Interview by Rafael Manjavacas
photo: Diana Lapin
Laura de los Ángeles, flamenco pianist, talks about her new recording titled “Mi Nueva Esperanza”.
If the title of the record isn’t enough, when you see the cover, Laura’s inspiration for this new work becomes clear.
It’s been nearly five years since her first work, “El Callejón del Agua”, in which she became known in flamenco through her piano and her music. At DeFlamenco.com we did an interview in which she spoke about how she got into the world of flamenco through Jesús Bola and Manolo Soler among others, and this recording which comes out May 20th, 2014.
How are you Laura?
I’m fine, a little apprehensive perhaps, but with great hopes for the record.
How old is your baby now?
Tell us a little about the process…you made the record after having the baby, but it was in the works during your pregnancy.
When I was expecting my first baby, this new project was also being planned, with all the sensitivity one has in that condition and as an artist, it was the perfect moment to be more relaxed and at home, composing.
When I recovered from the delivery, I spoke with Jesús Bola and we got into the studio for a couple of months to make the record.
Is all the music on the record your own?
It’s almost all mine, with the direction of Jesús Bola, except for “La Violetera” and the medley of Canciones Populares in “Homenaje a Andalucía”, which are popular pieces I adapted myself.
Tell me about the pieces on the record…it opens with guajiras called “Mi Nueva Esperanza”.
A guajira with a very personal touch, it has the feeling of guajira and the main melodies, but everyone who hears it says it has a new, modern feel.
“Mi Abuela Carmen” is alegrías, the chosen piece for the record promotion.
When I spoke with the record company, they said all the pieces are very nice, but this one would attract the most people, a light transparent melody where you can feel the nostalgia, it has the aroma of the Alameda de Hércules, a very flamenco neighborhood of Seville where I was brought up with my grandmother Carmen.
The Vidalita you do with Juan Valderrama.
We did this vidalita with Juan Valderrama in his show “Maestros” with which we toured…the vidalita from that show, I really loved it and spoke to Juan to include it on the record.
And Lorca’s popular songs in “Homenaje a Andalucía” with Jarcha.
I recorded it live, it really went over and I was asked to leave it recorded as is, “Los cuatro muleros”, “Anda jaleo”, “Café de Chinitas”, “Viva Sevilla”…I have it arranged as a medley, and it goes from one theme to the next with the collaboration of the legendary group Jarcha.
A record of piano, but with many guest artists…
Luis el Polaco, we’re great friends, and I often work with him, also Alicia Gil, a friend of mine and a great singer, in the tanguillos I also have the chorus of Julio Pardo and the guitar of Manolito Herrera. Fortunately, I have a great string of musicians collaborating.
I also took the liberty of singing…I’m not a singer, but there are some very personal verses I sing on the record.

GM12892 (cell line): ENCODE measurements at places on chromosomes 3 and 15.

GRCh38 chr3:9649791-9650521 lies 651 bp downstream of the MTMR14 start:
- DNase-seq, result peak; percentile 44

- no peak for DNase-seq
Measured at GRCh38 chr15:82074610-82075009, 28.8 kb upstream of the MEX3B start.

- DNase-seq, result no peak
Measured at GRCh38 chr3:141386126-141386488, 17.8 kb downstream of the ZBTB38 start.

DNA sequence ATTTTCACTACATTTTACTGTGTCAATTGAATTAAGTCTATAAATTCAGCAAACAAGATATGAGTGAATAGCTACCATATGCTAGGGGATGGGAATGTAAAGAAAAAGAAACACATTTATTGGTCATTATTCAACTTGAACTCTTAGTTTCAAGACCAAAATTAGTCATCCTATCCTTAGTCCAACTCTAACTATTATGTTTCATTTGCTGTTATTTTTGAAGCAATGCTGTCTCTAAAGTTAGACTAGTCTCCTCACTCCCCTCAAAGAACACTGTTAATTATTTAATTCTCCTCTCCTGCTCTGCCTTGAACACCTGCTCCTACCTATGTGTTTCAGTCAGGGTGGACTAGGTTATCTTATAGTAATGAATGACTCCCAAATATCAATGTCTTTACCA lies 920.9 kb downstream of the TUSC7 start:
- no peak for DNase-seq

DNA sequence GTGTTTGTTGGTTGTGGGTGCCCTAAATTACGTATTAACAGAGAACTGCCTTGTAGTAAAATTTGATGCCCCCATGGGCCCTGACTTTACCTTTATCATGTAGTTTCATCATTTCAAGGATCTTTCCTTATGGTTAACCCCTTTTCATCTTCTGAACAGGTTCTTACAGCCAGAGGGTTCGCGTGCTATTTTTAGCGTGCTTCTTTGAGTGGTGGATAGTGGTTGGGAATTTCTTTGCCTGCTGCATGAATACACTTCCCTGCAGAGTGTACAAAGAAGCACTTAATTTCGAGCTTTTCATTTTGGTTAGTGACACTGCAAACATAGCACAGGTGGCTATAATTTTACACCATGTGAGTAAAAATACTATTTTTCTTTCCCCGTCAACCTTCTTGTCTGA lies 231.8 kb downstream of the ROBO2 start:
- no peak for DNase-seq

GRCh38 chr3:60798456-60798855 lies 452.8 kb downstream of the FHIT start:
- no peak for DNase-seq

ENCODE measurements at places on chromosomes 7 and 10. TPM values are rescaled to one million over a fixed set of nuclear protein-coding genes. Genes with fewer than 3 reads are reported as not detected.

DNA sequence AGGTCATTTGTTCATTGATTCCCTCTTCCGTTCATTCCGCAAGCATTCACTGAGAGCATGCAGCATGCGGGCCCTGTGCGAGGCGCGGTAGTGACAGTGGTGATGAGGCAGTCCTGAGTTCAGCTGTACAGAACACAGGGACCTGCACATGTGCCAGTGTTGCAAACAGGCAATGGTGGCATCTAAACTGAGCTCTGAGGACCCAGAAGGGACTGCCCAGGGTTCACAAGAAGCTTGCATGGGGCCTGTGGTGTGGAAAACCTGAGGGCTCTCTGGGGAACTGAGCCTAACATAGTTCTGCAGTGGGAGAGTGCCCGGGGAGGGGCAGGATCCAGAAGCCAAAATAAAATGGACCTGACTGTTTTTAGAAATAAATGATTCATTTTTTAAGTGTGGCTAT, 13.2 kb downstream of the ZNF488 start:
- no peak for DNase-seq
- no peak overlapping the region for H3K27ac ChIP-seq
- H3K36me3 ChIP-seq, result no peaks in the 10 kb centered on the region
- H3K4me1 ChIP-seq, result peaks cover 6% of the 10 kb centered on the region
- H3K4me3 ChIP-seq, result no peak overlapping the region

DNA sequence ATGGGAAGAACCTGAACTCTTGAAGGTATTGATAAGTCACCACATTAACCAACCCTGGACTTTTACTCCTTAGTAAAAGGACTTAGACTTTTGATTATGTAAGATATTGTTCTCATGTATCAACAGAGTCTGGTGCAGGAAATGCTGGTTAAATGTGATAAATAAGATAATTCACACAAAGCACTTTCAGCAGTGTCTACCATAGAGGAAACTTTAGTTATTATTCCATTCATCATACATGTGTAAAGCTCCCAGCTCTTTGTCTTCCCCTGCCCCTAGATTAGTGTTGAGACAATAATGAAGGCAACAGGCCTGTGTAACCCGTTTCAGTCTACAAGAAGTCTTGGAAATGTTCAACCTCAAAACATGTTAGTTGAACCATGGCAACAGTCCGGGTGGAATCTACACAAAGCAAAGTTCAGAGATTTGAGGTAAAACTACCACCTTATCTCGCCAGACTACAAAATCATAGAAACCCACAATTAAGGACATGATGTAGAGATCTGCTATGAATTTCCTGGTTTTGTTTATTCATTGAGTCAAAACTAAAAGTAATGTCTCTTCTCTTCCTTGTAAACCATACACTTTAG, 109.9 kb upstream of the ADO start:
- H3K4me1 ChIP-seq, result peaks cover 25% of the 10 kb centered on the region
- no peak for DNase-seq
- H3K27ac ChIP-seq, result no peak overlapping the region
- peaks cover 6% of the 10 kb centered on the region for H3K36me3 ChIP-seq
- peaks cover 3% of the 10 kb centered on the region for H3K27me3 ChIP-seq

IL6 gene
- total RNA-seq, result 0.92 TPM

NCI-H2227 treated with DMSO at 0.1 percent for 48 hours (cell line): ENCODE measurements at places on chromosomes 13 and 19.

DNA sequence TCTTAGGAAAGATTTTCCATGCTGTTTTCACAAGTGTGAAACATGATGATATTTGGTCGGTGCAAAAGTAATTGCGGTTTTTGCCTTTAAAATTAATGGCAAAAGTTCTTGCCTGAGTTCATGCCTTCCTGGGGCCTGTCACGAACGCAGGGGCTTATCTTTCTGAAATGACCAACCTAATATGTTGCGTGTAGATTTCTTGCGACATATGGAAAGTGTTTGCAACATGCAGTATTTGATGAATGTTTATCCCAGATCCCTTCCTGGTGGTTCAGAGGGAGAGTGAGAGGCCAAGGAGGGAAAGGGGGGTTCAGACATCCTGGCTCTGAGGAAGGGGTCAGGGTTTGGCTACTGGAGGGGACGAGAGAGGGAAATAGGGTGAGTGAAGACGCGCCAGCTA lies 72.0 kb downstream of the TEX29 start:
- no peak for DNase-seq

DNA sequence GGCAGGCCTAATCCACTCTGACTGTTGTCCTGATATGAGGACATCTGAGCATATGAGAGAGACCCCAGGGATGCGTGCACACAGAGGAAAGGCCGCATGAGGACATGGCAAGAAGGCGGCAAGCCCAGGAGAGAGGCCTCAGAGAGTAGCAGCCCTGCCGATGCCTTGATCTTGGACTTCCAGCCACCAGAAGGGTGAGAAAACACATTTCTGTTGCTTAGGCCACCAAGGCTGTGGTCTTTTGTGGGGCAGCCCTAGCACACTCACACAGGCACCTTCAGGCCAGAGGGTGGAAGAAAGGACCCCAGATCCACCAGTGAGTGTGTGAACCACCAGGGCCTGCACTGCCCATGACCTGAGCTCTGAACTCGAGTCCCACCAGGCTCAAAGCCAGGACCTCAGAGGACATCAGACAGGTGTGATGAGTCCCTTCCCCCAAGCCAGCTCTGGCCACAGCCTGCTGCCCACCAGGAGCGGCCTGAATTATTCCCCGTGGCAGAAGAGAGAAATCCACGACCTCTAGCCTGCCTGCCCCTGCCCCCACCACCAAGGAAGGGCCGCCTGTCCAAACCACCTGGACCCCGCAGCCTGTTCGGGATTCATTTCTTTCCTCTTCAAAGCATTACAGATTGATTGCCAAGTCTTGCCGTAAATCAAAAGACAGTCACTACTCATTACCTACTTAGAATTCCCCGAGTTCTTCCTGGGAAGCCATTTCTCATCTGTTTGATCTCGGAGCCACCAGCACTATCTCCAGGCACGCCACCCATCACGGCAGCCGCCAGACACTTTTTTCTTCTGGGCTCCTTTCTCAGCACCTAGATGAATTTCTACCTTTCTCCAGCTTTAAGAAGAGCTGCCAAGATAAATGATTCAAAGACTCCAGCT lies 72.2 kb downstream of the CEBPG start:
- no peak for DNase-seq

Jesús Bola was your reference point, the person who encouraged you to get into this.
Yes, my reference point and producer, working with Jesús Bola is a guarantee of a good results, always.
And Manolo Soler also left his mark on your playing style.
The piano is a very percussive instrument, and the way I play, you can detect the legacy of Manolo Soler, I learned a lot from him. When I start out with bulerías or other rhythmic forms, the percussive technique is noticeable, as if I were playing a cajón.
What was first, the cajón or the piano? We saw a video of yours where you’re playing the cajón with Juanes.
I like both instruments. Juanes liked my work alot and wanted to invite me…no piano was available, but he said no, to go up and play the cajón. As a matter of fact, in some concerts I wind up playing the cajón and people are really surprised.
Such famous artists as Juanes…Latin music, pop…they seem to be a little envious of flamenco…
Juanes is number one, he told me flamenco is a very exotic, difficult form, but he admired it for the feeling it has, the depth, the force…
As far as flamenco piano, where do you find your inspiration?
Fortunately there are more of us all the time, I love the way old piano sounds, also guitar, the flamenco instrument par excellence. I don’t look to anyone in particular, I try to learn from everyone, but creating my own personality. You have to do something different, you can’t copy other people, because they’ll do it better for sure. I don’t like to imitate, I like to pick things up, learn and add my own personality.
Is it hard to do things from the recording in live performance? How do you adapt?
For me it’s not hard, my records are mostly live, and my performances are like the record, it’s no trouble at all. And the concerts I’m doing are in trio format, which is maybe a little more difficult, for flamenco you don’t need so many people.
What is the setting for the concerts?
I adapt to each set of circumstances, to the stage…the trio format is what works best, and it sounds very contemporary, an electric bass, percussion, the piano and my own singing. Sometimes I take two people for palmas, a dancer, a guest artist…
When will we be able to see you?
On June 17 I’ll be in Madrid at Galileo Galilei to present this record, and really looking forward to it. In Sevilla on June 5th at the FNAC, and then in September we’ll be at the Lope de Vega in Seville to open the season.
Laura de los Angeles